25 February 2013
The good news from the Oscars – we lost
By David Guy @5MFI
When forced to watch the Oscars telecast or reading in guilty pleasure the list of ‘winners’ the next morning I always keep my fingers crossed for any Israeli product. Not this time.
Neither 5 Broken Cameras nor The Gatekeepers took the prize for best documentary feature. For probably the first time in my life an ‘Israeli’ film was up for a prize and I wasn’t cheering. Actually for the first time any Israel effort was up for any prize in any field and I hoped it would lose.
As a general rule award shows leave me cold. It’s not simply the Oscars. All of the BAFTAs, Golden Globes, AFI or the Ophirs† and their multiple equivalents leave me desperately grabbing for my remote. I don’t know if it is the uncomfortable rows of stars sitting in tuxedos and dresses that they couldn’t wear without embarrassment at a wedding in Dimona or their best and fakest Hollywood smiles when someone else takes a prize that could stop their clunker tanking at the Box Office. Perhaps its the awful jokes and performances straight out of this year’s Festigal‡. Maybe it’s the awful record of ‘winners’ failing to withstand the test of time?
Why am I glad?
Please note this is not a film review. The quality of the art should be irrelevant when the result is propaganda, as in these two. Indeed, watching either film is not absolutely necessary – all three directors have been quite clear about their intentions in numerous interviews. Leni Riefenstahl, Hitler’s favourite director was a genius pioneer in documentary film. In the same spirit, I would still oppose her receiving an excellence award, even posthumously.
Israel is in a long-time war. Some of it takes place with bullets, tanks and rockets (I’m too old for that). Some of it takes place among diplomats (too late to even attempt that) and a great amount takes place in attempting to move public perception (That’s where Five Minutes for Israel comes in). Who supplies a declared enemy with weapons? Subsidising a doco that you know will be used against you is like supplying your enemy with bullets.
Isn’t this a freedom of expression issue?
Israel has always been justly proud of her free press and tolerance of dissenting opinion. That is something none of her enemies can claim. There are no young men sitting in gaol for a satirical caption to a Facebook photograph of the President, as Anas Said Awad sits in Nablus. If there was, all of Eretz Nehederet and LATMA cast and production team would be cooling their heels in Ayalon Prison. Further, there is definitely no one there for blasphemy and contempt of religion. Shenken St., Tel Aviv and a good proportion of the Knesset would likewise be empty.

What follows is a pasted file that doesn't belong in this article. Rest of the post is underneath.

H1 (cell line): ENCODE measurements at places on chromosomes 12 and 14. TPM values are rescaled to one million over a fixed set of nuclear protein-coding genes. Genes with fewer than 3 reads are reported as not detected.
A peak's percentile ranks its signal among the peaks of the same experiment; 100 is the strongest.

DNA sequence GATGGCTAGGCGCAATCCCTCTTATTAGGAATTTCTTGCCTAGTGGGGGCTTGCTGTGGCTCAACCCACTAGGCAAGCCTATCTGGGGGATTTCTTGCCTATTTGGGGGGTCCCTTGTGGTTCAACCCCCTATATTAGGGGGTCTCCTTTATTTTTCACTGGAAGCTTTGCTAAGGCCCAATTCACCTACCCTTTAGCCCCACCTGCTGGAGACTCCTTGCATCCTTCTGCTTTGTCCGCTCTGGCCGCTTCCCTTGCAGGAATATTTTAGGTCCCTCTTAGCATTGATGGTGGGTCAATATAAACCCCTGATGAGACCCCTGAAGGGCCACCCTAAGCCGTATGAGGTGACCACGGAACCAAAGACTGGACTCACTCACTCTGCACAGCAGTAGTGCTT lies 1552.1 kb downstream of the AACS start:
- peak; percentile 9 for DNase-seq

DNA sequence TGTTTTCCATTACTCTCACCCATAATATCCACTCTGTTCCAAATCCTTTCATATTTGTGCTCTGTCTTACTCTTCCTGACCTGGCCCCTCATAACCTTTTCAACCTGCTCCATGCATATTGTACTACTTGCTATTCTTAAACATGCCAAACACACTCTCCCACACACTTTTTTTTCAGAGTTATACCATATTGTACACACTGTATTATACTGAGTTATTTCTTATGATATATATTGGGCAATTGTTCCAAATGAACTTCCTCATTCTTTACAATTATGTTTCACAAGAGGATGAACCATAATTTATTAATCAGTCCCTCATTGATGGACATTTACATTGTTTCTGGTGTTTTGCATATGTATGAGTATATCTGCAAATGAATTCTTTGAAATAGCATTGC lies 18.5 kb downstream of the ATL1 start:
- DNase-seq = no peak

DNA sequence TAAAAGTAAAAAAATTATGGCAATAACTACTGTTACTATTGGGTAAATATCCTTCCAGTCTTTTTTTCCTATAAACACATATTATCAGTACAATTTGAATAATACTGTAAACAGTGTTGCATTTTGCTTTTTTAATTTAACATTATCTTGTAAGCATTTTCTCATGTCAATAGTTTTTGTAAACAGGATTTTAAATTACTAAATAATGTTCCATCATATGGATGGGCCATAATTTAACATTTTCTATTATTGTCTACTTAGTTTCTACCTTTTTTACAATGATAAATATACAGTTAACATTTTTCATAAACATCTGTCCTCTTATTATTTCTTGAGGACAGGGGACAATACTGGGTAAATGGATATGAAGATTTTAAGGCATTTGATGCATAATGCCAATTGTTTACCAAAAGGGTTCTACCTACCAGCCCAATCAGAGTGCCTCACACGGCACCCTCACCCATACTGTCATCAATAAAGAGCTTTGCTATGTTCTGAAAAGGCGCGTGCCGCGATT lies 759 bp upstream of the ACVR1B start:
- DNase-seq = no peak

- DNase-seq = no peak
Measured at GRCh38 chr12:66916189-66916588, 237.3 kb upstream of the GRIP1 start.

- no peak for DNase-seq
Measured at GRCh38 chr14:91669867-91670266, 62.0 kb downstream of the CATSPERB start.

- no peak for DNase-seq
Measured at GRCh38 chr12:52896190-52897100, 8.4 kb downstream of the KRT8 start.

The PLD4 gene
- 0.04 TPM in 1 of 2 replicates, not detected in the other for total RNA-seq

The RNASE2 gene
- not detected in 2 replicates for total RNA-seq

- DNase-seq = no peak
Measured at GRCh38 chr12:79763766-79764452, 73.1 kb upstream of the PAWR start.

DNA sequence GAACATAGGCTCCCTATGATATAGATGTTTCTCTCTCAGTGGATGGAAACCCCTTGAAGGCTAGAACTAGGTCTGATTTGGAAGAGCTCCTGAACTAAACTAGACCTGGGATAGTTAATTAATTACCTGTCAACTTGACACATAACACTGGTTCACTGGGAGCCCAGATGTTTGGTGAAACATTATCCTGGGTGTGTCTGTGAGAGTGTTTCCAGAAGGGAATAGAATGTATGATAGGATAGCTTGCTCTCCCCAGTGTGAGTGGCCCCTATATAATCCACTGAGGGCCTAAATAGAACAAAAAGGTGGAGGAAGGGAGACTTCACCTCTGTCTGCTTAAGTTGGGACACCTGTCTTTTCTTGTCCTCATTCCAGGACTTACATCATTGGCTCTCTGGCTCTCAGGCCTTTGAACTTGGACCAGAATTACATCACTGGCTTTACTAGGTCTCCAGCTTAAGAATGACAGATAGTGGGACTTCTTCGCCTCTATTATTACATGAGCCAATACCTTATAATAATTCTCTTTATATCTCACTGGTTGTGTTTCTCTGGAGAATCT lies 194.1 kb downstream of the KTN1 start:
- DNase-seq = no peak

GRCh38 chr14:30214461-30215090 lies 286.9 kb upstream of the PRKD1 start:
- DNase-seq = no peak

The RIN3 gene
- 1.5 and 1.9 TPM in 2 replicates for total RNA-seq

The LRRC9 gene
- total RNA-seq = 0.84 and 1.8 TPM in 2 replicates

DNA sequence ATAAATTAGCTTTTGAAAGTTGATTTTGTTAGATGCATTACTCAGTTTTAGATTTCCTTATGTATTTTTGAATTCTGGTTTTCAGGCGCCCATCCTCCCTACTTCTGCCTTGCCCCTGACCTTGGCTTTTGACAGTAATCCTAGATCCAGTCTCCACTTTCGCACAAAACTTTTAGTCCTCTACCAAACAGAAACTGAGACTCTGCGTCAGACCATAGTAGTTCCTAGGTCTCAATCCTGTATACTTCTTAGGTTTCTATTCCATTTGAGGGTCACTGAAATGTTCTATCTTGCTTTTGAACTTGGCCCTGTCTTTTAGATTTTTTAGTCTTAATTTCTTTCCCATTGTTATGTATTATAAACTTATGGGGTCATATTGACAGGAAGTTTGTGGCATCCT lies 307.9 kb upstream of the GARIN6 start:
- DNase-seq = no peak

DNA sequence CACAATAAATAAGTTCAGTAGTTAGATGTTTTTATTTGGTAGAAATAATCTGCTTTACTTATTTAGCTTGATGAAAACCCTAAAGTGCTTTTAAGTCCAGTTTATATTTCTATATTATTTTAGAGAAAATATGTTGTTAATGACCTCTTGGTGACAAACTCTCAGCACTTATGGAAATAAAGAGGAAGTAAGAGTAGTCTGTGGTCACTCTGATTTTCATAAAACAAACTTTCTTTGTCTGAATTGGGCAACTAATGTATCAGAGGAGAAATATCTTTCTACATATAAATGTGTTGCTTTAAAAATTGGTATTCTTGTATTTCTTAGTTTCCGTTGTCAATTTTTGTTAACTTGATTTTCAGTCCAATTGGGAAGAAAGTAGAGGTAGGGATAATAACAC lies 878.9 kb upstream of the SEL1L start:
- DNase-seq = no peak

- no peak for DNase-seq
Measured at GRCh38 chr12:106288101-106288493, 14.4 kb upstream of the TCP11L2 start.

That said, there’s a difference between tolerating unfairly critical comment and subsidising it.
You may have noticed that I described both films as ‘Israeli’ in inverted commas (single quotes if you’re a Yank) something I would normally reserve for Palestinian ‘refugees’. Israeli television and much of the also described them as local efforts. There certainly are grounds for labeling them an Israeli product. 5 Broken Cameras, a joint Israeli/Palestinian production was initially funded by the Greenhouse Development Project (a Mediterranean development project initiated by an Israeli foundation and sponsored by Europeans), then by French and Dutch television, and finally enthusiastically by the Israeli television and the New Israel Fund. The anti Israel feelings of the Palestinian side didn’t extend to refusing Israeli money. Have they ever?
What worries me?
Can you imagine the acceptance speech condemning or even lecturing Israel carried live to tens of millions of viewers? Then afterwards dominating the news all over the world? It wouldn’t be the first time someone’s Oscar acceptance speech used the podium as a bully pulpit for a political agenda. In 1973 Sacheen Littlefeather introduced the technique when she politic-ed Indian Rights as a proxy for Marlon Brando.
Would it happen? Without a doubt. Although 5 Broken Cameras would almost certainly be worse in this respect than the Gatekeepers, both were made for a distinct agenda – one to discredit Israel and the other to push it for her own good into a direction against the will of the elected government.
They couldn’t or wouldn’t restrain themselves and as far as I know the Oscars don’t use a hook. Actually it would be worse if they did. One of the strongest antisemitic canards is that the Jews control Hollywood and it wouldn’t just be a sarcastic adult/child teddy bear making that point, if somehow one of the directors was halted in his diatribe.
The second reason is the nature of the documentary art. Documentaries are not reality but they become reality in the audience’s mind. At present neither film has anything like mass circulation. The buffs have seen it but they have no influence. The Israel haters will pass clips from hand to hand but most people will give both films a miss – unless they win an Oscar.
Let’s not delude ourselves. It’s not the appreciation of their peers that matters. The jump in box-office is a prime reason why film people even turn up. I am so glad neither ‘Israeli’ documentary made that jump.
- IDF reservists attack Oscar-nominated film as ‘incitement’, Israel Hayom Staff, Israel and Stuff, 25 February 2013
- Why Oscars “Ted” Jokes Really Were Bad For Jews, Mira Sucharov, 25 February 2013
† For the record: BAFTAs (UK), Golden Globes (US), AFI (Australia), Ophirs (Israel)
‡ Festigal (Hebrew: פסטיגל) is an annual Israeli singing show for audience of children and their parents during the Hanukkah vacation time. Initially designed as a song contest, its format was gradually expanded, with famous Israeli singers and actors taking part in it. Now the Festigal event is built around some theme or story.